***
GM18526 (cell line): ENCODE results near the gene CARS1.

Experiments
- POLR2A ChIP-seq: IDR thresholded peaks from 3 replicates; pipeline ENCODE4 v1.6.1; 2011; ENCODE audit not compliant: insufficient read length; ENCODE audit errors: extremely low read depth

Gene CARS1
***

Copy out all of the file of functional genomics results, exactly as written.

GM18526 (cell line): ENCODE results near the gene CARS1.

Experiments
- POLR2A ChIP-seq: IDR thresholded peaks from 3 replicates; pipeline ENCODE4 v1.6.1; 2011; ENCODE audit not compliant: insufficient read length; ENCODE audit errors: extremely low read depth

Gene CARS1